Gammaherpesviruses cause lifelong infection and are associated with various diseases, particularly in immune deficient hosts. The human gammaherpesviruses, Epstein Barr virus (EBV) and Kaposi's sarcoma associated virus, are associated with a number of malignancies, including lymphoproliferative disease and lymphomas. Murine gammaherpesvirus-68 is a genetically and biologically conserved with the human gammaherpesviruses, and naturally infects mice. We recently identified that gammaherpesvirus-68 infection of mice unresponsive to the cytokine interferon-gamma results in significant angiocentric inflammation in the lung with variable progression to frank lymphoma within five to nine months of infection. The inflammatory lesions in these individuals are rich in B cells and in virus-infected cells, and the resulting lymphomas are composed primarily of virus-infected B cells. These lesions and lymphomas bear striking similarity to human pulmonary lymphomas associated with chronic virus infection (including EBV). In this proposal for a pilot study, our goal is to extend our initial characterization of these immunodeficiency-associated lymphomas. First, we propose to finalize basic characterization of full cohorts of interferon-gamma unresponsive mice that are mock treated or infected with gammaherpesvirus for up to one year. We will determine tumor-free survival, tumor cell type and virus infection status of lymphoma cells. Second, we will characterize clonality, cell type composition, and virus gene expression of these immunodeficiency- associated lymphomas. Our long-term goal for these studies is the development of a small animal model for immunodeficiency-associated lymphomagenesis that will elucidate the molecular mechanisms that contribute to chronic infection-associated malignancies, to gain new insights into similar human neoplasms and facilitate translational studies.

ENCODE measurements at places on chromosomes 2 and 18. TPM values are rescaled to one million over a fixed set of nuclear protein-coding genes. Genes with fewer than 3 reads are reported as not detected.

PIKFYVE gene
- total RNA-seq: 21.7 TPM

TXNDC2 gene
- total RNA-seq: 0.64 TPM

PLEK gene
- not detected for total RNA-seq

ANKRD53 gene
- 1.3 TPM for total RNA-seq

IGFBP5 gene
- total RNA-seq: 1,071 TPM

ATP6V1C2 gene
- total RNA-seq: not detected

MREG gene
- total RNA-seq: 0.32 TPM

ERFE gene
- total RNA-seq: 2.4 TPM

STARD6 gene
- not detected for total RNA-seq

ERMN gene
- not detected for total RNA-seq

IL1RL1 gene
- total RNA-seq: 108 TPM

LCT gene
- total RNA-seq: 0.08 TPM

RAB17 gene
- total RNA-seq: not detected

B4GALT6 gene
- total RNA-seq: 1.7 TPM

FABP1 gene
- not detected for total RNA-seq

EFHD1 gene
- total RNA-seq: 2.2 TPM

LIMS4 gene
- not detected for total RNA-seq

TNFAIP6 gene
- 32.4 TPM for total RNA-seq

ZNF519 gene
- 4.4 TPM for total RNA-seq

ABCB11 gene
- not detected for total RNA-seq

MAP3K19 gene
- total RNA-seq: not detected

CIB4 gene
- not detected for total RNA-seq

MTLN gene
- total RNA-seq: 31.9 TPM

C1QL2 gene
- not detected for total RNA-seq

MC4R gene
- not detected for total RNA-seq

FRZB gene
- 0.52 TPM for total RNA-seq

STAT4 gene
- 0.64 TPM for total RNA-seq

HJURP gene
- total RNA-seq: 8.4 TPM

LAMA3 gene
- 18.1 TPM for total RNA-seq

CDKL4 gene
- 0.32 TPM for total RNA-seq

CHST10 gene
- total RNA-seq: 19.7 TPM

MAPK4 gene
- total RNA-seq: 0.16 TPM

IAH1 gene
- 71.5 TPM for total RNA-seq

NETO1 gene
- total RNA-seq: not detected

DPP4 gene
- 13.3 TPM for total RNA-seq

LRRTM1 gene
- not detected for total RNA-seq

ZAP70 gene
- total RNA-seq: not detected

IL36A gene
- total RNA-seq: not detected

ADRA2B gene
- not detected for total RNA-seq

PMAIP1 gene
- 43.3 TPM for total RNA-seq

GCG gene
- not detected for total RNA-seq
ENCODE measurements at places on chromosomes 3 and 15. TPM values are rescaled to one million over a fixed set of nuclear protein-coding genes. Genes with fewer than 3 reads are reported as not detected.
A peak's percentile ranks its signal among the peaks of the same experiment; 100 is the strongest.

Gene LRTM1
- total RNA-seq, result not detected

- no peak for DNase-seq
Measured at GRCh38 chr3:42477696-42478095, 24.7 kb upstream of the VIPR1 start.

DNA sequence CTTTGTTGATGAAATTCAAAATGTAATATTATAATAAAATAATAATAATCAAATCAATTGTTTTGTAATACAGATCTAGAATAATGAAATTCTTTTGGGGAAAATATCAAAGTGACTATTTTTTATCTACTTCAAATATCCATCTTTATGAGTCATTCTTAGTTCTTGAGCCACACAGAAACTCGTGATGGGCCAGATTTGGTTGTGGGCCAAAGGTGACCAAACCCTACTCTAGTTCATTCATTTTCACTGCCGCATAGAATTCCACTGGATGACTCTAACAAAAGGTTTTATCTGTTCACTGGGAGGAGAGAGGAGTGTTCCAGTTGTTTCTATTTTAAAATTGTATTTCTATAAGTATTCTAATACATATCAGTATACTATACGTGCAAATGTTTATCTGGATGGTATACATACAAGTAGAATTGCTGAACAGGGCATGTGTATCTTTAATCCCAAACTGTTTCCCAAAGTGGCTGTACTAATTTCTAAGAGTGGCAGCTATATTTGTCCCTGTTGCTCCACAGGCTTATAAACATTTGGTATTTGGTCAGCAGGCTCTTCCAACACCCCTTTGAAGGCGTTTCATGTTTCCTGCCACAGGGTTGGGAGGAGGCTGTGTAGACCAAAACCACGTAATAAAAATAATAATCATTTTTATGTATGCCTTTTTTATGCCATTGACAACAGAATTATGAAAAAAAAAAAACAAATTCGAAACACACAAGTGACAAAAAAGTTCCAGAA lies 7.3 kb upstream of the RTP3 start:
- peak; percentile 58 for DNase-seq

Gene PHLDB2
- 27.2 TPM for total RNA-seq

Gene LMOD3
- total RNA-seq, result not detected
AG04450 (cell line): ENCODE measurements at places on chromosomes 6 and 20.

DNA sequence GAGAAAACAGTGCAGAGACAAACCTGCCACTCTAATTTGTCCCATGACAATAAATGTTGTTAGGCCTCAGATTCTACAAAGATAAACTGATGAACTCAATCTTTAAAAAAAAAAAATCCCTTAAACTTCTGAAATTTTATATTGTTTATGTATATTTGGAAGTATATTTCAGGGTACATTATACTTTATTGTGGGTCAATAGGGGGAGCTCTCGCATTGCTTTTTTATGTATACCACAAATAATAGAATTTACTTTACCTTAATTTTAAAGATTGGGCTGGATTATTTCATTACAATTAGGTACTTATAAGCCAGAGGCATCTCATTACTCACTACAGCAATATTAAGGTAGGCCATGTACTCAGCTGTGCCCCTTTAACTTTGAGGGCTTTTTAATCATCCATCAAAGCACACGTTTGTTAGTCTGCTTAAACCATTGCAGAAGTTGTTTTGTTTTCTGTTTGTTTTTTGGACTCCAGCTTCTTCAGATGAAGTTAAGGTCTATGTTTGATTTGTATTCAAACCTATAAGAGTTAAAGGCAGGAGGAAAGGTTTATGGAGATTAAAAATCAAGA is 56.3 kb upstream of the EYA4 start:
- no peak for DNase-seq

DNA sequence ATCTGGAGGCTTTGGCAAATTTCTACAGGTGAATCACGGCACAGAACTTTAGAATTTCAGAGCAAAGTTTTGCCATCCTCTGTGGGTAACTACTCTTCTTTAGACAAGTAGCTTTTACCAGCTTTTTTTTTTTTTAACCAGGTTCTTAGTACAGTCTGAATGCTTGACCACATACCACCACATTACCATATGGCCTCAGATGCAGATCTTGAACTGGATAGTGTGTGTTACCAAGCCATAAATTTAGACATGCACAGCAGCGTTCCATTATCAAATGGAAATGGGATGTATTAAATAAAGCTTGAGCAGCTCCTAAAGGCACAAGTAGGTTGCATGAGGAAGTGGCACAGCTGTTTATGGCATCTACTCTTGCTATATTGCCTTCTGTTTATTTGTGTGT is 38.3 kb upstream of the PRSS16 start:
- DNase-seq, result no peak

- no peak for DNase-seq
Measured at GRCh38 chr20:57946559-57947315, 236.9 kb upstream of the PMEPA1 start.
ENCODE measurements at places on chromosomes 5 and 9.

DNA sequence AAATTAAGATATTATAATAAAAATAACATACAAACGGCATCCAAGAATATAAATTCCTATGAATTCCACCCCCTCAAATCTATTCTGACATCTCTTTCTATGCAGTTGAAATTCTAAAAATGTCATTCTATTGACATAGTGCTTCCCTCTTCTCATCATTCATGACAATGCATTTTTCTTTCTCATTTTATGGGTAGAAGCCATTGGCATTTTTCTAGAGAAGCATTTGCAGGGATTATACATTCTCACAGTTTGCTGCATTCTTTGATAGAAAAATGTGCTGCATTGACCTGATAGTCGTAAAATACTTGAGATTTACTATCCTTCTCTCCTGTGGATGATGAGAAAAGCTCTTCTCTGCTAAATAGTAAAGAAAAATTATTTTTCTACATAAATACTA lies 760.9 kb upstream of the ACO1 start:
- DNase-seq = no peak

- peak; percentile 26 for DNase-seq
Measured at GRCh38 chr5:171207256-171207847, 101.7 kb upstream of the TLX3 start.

Characterization of an animal model of chronic infection and disease. Chronic virus infection and immune defects can lead to variable disease outcomes. This pilot study will provide a valuable model system to further our understanding of human pulmonary lymphomas. This study of inflammation and lymphoma associated with chronic virus infection will set the stage for future studies to define the genetic and environmental risks for these tumors, the viral and host contributors to tumor progression, and the critical pathways that could be disrupted for successful therapies.
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